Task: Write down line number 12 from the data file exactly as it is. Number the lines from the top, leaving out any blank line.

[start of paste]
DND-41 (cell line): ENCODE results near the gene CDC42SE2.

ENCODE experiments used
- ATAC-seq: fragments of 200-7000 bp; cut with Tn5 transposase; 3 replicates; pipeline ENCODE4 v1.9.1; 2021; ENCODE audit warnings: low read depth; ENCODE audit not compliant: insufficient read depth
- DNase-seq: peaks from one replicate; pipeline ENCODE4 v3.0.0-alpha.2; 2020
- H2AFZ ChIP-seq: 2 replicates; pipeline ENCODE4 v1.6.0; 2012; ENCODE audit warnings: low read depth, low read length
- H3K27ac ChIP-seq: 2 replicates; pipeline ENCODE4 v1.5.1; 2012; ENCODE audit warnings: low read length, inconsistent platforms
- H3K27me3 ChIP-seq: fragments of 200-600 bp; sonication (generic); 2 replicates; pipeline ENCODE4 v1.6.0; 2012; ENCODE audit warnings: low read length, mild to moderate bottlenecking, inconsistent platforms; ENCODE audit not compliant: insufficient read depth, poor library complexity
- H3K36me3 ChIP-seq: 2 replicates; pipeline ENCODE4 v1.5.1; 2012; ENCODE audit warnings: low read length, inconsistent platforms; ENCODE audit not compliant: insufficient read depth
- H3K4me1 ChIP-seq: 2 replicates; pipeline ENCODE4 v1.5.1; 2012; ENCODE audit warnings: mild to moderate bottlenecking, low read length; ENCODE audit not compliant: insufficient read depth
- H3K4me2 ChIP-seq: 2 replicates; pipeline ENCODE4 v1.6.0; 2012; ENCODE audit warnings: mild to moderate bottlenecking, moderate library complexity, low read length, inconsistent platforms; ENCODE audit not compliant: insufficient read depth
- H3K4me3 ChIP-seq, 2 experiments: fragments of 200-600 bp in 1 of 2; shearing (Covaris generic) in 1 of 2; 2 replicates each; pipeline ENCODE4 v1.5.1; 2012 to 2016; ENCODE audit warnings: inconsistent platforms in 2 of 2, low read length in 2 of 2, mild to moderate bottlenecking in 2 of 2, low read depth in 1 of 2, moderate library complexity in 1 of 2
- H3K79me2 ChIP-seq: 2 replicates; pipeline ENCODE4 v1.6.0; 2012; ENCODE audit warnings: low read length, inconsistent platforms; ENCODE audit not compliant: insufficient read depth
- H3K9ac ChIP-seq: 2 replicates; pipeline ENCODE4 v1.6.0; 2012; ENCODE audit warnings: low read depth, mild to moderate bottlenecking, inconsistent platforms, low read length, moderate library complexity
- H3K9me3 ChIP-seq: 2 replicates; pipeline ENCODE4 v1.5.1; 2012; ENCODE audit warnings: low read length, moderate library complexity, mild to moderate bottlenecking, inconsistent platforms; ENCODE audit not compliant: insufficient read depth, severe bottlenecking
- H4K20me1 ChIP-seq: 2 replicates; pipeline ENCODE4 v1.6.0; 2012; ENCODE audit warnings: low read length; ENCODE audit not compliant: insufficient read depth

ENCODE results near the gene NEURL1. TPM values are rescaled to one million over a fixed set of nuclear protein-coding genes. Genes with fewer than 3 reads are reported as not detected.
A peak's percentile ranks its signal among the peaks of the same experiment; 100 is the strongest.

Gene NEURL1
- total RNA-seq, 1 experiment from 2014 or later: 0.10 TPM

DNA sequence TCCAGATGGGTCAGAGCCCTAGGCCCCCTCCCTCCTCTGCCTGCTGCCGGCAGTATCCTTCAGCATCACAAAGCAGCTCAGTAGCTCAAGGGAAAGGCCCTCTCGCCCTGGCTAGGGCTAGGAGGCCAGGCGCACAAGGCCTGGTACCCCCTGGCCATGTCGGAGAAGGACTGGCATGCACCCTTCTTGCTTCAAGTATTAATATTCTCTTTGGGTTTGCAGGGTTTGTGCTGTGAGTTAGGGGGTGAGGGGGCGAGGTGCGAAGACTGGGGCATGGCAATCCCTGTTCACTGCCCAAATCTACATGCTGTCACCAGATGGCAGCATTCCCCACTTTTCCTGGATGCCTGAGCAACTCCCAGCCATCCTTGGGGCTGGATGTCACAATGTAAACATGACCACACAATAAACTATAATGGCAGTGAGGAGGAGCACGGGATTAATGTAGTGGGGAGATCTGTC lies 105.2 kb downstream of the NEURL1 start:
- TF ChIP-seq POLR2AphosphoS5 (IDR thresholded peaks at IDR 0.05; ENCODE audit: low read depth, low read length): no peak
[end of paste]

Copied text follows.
- H3K79me2 ChIP-seq: 2 replicates; pipeline ENCODE4 v1.6.0; 2012; ENCODE audit warnings: low read length, inconsistent platforms; ENCODE audit not compliant: insufficient read depth